Flying the Pitts S.2A proved exhilarating, and challenging. Taxiing the Pitts was an art in itself with the broad white engine cowling blocking the view ahead, requiring me to weave slowly down the taxiway and out to the runway.
England was shivering under half a foot of snow when I first flew out to California to take up my new job in the aerospace industry. I had a one-year contract. The long hours of the non-stop flight from London provided ample opportunity to contemplate the myriad of flying opportunities available in California. Organizing my flying was certainly to be a challenge in between work and family commitments, but I looked forward to flying in year-long VFR weather. Rental costs of general aviation aircraft were only a fraction of that prevailing in the UK. In this optimistic frame of mind I was determined not to let any flying opportunities pass me by.
Once settled into work, I visited the local FAA (Federal Aviation Administration) Office at Los Angeles International Airport, presented my UK pilot’s license and a short time later walked out with an equivalent FAA Pilot’s license. With the family settled into an apartment, I started flying at weekends. As summer approached and daylight hours lengthened I was checked out on a Bellanca Citabria and started flying after work. The Citabria was a high-wing aircraft not unlike the Auster that I had flown at Cranfield. It was a tailwheel aircraft, so landings were more challenging than flying the nosewheel-equipped aircraft I had flown for the last year or two.
Over the Pacific, clear of the Los Angeles controlled airspace teeming with airliners and commuter jets, in our local practice area south of the Palos Verdes peninsula I started renewing my rather rusty aerobatic skills. It had been years since I had flown aerobatics. As I had previously flown Chipmunks, in which the engine would quit when you rolled inverted, the luxury of an inverted fuel system in the Citabria was new to me. Now I expanded my repertoire to include inverted maneuvers. During my aerobatic sessions, alone in the expanse of the sky, as the sun sank I often had exhilarating views of the most spectacular Pacific sunsets. It was breathtakingly beautiful, with the sky still glowing salmon pink above me in sharp contrast to the slate-gray sea below. With dusk already falling on the city, the lights twinkling on shore warned me to hurry home before the onset of darkness. It was all rather enjoyable.
In the fall the opportunity arose to fly a Pitts S2A, even though the hourly cost would be three times that of the Citabria. (My Californian friends raised their eyebrows at this, but from my point of view the price was only slightly more than I had been paying for the privilege of flying a Cessna 172 back in England. It didn’t take long for me to make up my mind.)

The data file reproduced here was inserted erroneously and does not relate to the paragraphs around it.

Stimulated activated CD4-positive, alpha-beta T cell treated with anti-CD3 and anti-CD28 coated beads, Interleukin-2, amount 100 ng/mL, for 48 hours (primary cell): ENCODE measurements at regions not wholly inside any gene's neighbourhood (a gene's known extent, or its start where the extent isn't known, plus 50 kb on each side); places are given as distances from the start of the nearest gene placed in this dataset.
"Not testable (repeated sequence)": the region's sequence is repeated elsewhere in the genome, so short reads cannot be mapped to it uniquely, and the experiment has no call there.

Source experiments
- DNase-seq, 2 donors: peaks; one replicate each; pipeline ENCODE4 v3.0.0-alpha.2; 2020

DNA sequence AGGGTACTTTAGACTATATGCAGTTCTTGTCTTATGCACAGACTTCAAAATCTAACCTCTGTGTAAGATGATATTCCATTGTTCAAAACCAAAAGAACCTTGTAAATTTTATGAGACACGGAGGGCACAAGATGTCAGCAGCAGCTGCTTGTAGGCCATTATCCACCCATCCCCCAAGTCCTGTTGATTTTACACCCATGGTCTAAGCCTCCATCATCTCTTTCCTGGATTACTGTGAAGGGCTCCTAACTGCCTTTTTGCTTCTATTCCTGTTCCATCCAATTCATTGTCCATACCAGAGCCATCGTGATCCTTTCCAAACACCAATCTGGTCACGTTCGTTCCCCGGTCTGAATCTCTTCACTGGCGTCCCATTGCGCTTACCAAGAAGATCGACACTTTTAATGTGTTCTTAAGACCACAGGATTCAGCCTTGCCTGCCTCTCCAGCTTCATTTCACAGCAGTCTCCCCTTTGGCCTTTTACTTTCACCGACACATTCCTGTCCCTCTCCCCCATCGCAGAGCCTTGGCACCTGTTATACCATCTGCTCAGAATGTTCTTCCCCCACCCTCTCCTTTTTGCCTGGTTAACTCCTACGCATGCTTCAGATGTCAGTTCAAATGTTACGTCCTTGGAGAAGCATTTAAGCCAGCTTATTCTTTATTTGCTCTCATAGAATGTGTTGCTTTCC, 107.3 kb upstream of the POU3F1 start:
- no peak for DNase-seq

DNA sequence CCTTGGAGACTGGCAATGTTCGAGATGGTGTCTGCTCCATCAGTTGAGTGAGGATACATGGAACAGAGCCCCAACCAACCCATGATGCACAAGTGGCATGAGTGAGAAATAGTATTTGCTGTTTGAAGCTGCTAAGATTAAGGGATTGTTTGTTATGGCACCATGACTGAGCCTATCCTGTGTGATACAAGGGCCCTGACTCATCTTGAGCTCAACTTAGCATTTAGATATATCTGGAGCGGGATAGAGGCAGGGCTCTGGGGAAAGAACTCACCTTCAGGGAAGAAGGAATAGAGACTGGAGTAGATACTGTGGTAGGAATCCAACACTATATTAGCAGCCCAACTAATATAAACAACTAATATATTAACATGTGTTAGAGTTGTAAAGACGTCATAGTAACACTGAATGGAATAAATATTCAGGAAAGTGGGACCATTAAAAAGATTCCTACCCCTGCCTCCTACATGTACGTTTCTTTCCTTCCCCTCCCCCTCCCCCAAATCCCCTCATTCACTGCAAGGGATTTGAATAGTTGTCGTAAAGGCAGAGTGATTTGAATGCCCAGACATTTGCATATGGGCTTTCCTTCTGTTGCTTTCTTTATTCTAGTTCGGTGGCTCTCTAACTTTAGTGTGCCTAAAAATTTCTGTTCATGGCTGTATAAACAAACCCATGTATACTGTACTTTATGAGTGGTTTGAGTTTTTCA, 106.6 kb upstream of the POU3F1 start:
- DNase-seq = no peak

So one Saturday morning I drove the eighty miles up the coast to the ”Pitts Stop” at Santa Paula. The airfield at Santa Paula was a tiny paved strip nestling between mountains and surrounded by fruit orchards. The hangars were crammed with exotic vintage aircraft, homebuilts and a variety of unusual aircraft. Owners were without exception Enthusiasts with a capital “E.” I soon located the “Pitts Stop” where a small but immaculate hangar housed three aircraft: a Pitts S1S; a Super Decathlon; and the Pitts S2A which I was to fly, all shoe-horned into this confined space.
I met my instructor, Dan Gray, who was to introduce me to the Pitts and we discussed how best to spend my time. The school basically offered an extensive range of aerobatic courses up to competition standard. This syllabus could be tailored to the needs of individual students. So Dan and I agreed that my limited time could best be split between showing me the basics of competition aerobatics and an introduction to the art of taking off and landing the Pitts. This initial session would show me what the Pitts could do…and for Dan to see what I could do.
After Dan had given me a thorough briefing we pushed the Pitts out of the hangar and into the sunlight. The biplane,N 31512, sported a brilliant white paint scheme coupled with eye-catching red and blue sunbursts on wings and tail surfaces. This was definitely not your average club machine and I was somewhat daunted at this stage by the prospect of actually flying this hot ship. But Dan took me through a comprehensive pre-flight; we donned parachutes, strapped in and were ready to go.
I started up and taxied out. Taxiing the Pitts was an art in itself with a broad white engine cowling blocking the view ahead and I weaved slowly out to the runway. Once I had completed the checks and we were cleared to go I lined up carefully and opened the throttle. Things certainly happened quickly on takeoff in the Pitts. A blare of noise, barely time for a couple of quick stabs on the rudder pedals to keep straight and we were already airborne.
Once established in the climb I was pleasantly surprised by the stability about all three axes. This was not the twitchy machine I had been expecting. The Pitts felt a stable but very responsive machine even in my unpracticed hands. Performance and control response were superb. Dan’s expert coaching on this first flight left me with a healthy respect for the capabilities of the machine. Basic aerobatics were completed with much less physical effort than I had experienced before, so much so that I was initially over-pulling into buffet during maneuvers. The sparkling rate of roll given by the four ailerons was particularly impressive after the heavy ailerons of the Citabria.